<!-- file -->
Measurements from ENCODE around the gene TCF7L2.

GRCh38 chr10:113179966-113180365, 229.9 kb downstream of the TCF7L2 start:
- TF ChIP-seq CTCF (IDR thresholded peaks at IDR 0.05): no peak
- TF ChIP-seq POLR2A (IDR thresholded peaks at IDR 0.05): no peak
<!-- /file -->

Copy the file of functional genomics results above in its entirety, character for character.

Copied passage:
Measurements from ENCODE around the gene TCF7L2.

GRCh38 chr10:113179966-113180365, 229.9 kb downstream of the TCF7L2 start:
- TF ChIP-seq CTCF (IDR thresholded peaks at IDR 0.05): no peak
- TF ChIP-seq POLR2A (IDR thresholded peaks at IDR 0.05): no peak